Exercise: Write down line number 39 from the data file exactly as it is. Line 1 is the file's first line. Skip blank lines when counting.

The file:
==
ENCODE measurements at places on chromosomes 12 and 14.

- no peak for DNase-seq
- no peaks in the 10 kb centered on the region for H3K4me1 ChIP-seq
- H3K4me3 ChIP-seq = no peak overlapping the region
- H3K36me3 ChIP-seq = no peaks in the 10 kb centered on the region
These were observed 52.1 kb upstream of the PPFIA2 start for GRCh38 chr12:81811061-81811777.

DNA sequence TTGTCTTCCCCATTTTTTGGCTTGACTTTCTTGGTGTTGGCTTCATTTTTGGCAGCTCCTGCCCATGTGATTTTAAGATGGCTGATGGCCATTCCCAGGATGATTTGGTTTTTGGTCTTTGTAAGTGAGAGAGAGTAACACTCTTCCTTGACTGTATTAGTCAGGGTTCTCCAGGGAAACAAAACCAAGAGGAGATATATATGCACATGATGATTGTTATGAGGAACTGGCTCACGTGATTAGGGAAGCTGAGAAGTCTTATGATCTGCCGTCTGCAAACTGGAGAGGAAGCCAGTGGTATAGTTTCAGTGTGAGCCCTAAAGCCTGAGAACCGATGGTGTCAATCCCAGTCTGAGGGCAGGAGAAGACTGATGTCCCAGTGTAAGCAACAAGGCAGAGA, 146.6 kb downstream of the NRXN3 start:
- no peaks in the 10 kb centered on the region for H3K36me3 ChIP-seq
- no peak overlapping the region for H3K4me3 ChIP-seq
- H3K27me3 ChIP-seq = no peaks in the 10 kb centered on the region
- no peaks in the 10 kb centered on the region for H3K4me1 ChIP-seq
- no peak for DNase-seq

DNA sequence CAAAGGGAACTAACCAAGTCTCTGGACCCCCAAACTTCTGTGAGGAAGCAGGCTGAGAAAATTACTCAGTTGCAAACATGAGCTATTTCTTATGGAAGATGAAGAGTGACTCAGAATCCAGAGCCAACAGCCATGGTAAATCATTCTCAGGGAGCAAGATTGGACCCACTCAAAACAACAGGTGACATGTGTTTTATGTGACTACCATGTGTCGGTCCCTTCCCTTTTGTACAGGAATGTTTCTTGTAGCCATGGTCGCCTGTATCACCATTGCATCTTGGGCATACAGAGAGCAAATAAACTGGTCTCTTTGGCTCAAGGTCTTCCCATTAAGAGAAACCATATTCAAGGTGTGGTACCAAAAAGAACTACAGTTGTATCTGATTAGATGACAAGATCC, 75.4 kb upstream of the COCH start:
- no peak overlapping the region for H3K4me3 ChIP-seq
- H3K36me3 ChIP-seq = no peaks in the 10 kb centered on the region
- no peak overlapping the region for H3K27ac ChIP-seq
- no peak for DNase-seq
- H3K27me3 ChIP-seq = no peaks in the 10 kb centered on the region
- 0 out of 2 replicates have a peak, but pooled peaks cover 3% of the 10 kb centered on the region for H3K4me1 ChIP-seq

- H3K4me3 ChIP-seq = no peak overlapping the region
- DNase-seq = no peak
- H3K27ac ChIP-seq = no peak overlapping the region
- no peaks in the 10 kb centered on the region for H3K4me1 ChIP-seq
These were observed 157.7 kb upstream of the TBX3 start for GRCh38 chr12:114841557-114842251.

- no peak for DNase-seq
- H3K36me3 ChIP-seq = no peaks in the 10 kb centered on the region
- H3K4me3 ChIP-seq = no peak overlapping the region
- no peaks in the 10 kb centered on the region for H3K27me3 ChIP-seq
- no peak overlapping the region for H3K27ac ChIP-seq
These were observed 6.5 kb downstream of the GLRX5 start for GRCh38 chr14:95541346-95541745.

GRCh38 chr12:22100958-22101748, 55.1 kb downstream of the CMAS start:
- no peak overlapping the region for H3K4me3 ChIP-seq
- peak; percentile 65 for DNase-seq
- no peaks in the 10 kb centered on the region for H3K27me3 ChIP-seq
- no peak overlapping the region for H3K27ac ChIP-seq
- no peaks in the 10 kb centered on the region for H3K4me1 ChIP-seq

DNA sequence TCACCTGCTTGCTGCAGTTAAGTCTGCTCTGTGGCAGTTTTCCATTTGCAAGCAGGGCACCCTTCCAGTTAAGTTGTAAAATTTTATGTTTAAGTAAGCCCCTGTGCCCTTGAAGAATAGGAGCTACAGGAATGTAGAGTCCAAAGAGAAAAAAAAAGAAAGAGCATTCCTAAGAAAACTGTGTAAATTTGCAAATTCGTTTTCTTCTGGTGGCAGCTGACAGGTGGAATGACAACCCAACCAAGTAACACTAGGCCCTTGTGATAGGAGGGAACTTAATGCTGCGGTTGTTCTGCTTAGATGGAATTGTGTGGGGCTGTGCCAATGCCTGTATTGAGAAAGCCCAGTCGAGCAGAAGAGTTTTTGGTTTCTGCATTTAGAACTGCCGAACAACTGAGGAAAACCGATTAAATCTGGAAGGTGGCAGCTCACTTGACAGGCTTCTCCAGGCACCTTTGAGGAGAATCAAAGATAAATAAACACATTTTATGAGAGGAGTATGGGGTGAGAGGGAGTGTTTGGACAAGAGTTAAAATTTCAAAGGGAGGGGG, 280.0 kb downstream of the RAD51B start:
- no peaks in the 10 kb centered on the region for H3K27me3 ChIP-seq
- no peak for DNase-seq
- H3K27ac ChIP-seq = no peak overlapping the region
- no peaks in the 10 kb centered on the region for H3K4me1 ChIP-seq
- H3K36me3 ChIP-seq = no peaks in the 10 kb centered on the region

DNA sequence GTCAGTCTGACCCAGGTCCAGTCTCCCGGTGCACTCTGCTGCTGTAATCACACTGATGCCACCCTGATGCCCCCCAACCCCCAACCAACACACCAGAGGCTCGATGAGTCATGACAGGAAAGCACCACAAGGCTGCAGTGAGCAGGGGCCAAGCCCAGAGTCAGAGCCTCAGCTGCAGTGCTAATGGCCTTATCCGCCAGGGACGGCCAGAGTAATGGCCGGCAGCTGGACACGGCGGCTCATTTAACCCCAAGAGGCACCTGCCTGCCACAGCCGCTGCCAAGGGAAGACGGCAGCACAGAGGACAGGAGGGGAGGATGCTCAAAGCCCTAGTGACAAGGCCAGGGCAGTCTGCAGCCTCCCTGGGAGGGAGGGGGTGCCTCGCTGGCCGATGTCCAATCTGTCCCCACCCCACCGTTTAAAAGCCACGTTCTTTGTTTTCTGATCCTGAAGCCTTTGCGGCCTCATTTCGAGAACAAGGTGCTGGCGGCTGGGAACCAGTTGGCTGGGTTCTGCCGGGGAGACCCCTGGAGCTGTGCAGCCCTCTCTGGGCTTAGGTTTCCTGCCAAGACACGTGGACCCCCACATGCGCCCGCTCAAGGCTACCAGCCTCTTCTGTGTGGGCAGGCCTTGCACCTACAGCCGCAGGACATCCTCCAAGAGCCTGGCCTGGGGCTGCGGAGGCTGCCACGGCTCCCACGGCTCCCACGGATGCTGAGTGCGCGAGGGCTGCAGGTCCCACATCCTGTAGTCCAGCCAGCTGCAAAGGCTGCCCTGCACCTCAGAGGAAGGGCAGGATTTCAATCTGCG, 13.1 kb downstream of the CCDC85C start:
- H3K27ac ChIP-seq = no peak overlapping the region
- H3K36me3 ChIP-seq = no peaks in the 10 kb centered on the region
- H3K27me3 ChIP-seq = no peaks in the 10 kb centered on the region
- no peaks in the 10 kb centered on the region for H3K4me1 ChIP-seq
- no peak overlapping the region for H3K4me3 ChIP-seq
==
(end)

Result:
- no peak for DNase-seq